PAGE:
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Antique brick pavers are bricks that were originally used to pave roads and sidewalks, and which have since been reclaimed and saved from landfills or from being unceremoniously covered up with asphalt. Demand for these pavers is skyrocketing among private homeowners, commercial developers and even cities and towns that wish to restore a historic look. Amarillo, Texas, in an effort to restore brick streets, spent approximately $200,000 US dollars (USD) to restore a single block and has plans to complete more. Historic Bricks, Inc. of Iowa City, Iowa reclaimed approximately 40 to 50 million pounds (18 to 23 million kilograms) of antique pavers during a three year period. Historic Bricks, along with many other dealers of antique brick pavers, has saved additional millions of pounds from landfills and dumps, allowing them to shine again, reborn as showplace patios and quaint city streets.
Many antique brick pavers are saved from brick factory yards, dumps, backyards, city streets and sidewalks, and buildings undergoing demolition. Most of the supply in the United States is salvaged from all over the country, but some may be salvaged abroad as well. The pavers tend to be at least 80 to over 100 years old and have proven their durability in heavily traveled areas.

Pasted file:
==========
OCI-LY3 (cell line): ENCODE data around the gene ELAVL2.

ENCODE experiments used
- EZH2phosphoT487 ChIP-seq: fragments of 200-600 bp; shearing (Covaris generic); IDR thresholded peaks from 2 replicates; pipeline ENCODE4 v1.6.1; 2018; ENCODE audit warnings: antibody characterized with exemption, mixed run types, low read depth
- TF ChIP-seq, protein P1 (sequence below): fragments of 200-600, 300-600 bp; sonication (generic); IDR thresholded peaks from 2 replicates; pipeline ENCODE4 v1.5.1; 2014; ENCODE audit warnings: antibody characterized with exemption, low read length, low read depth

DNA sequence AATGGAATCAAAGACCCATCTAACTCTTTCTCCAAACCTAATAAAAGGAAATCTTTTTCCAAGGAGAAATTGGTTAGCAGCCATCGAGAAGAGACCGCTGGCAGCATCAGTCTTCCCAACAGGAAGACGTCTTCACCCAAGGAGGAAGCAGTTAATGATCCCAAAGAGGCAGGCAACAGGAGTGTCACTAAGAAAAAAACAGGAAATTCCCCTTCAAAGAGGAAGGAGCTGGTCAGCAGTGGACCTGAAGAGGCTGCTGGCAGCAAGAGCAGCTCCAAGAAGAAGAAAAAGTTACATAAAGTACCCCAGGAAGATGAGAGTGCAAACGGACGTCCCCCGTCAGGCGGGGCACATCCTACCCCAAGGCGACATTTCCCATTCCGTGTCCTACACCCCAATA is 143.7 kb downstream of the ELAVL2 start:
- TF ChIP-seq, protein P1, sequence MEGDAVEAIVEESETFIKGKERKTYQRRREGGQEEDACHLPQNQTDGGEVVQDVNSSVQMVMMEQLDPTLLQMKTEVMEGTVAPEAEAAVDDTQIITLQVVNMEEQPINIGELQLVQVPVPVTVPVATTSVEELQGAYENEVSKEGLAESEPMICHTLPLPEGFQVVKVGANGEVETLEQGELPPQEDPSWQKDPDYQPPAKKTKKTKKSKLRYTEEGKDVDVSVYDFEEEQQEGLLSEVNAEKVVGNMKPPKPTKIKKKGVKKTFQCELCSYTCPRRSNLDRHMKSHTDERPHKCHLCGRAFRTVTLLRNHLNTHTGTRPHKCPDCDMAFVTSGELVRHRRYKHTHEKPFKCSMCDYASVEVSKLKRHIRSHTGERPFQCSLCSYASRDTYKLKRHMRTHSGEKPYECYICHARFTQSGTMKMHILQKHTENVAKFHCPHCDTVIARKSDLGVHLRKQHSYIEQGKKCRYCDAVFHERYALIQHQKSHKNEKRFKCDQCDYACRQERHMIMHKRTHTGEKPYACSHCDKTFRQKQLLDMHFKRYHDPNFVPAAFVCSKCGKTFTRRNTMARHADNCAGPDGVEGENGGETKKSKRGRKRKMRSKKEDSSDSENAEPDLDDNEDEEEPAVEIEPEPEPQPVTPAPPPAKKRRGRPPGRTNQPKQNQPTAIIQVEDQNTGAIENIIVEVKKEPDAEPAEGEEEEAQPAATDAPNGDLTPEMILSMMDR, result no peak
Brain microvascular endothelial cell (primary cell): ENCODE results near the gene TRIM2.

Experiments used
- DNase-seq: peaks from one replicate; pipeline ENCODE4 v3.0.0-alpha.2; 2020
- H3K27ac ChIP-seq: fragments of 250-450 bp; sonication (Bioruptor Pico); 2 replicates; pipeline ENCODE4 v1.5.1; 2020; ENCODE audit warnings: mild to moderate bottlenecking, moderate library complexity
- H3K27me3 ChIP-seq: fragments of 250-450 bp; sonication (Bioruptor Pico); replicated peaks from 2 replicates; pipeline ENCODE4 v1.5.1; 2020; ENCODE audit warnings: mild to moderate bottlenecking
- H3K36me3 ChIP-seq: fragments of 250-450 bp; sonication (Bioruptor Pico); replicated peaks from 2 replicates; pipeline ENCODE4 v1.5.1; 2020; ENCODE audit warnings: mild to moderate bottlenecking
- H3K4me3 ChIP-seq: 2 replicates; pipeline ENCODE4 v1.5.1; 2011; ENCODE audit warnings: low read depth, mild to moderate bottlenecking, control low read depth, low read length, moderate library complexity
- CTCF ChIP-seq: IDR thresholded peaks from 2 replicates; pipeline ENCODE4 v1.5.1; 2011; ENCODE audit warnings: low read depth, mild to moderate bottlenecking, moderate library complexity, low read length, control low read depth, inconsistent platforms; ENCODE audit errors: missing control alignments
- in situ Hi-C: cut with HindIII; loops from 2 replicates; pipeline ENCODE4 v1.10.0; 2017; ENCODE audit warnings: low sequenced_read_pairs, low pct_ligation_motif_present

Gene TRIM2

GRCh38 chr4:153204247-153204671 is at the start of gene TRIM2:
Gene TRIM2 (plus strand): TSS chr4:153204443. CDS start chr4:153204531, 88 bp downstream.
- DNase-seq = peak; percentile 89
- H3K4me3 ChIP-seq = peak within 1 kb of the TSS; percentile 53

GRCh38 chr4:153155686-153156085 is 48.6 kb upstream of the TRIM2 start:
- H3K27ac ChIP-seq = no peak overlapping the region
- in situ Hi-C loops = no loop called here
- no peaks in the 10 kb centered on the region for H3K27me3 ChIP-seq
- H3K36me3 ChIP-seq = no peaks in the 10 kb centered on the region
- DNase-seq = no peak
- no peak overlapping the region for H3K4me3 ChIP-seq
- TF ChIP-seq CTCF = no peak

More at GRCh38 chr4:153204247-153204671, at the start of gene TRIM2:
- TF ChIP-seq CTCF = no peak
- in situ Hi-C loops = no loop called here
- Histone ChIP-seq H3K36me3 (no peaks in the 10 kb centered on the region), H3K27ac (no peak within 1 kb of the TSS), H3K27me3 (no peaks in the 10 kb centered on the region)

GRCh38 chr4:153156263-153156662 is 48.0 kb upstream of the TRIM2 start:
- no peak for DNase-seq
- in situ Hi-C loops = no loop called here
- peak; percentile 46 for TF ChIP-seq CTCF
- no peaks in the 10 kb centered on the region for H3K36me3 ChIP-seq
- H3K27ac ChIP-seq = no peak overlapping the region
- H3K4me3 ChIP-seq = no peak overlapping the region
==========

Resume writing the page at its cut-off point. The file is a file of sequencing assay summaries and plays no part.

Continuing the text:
Advocates of antique brick pavers claim that a brick road has a 50 year life span before it needs major repairs, which can be similar to concrete. Concrete, however, can develop potholes due to weather and water. Asphalt has only about a 15 year life span before it needs to be replaced.
Antique brick pavers are perfect for projects involving driveways, sidewalks, patios, walkways and pool areas. There are many color variations available — from dark red to grey, brown, purple and salmon. It is advised to allow for five bricks for every square foot (0.09 square meter) of a project. Many companies will deliver materials directly to the project site.
Someone who wants a unique, historic material to restore his or her own historic home or to add some charm to new construction may find that antique brick is the perfect choice. For preservationists, reclaimed pavers are a way to preserve beautiful historic materials. For environmentally minded builders and homeowners, they are a smart choice for reusing and recycling existing materials while saving them from the landfills.
I was digging in my backyard and came across a 20" path made with old brick pavers; some are blue, green, and white. The house was built in Chicago in 1905 and I recently bought it this year. The path is quite detailed and curves throughout what I believe the entire backyard (i haven't dug it all up yet). It was only buried in about 6" of dirt. Are these bricks worth saving?
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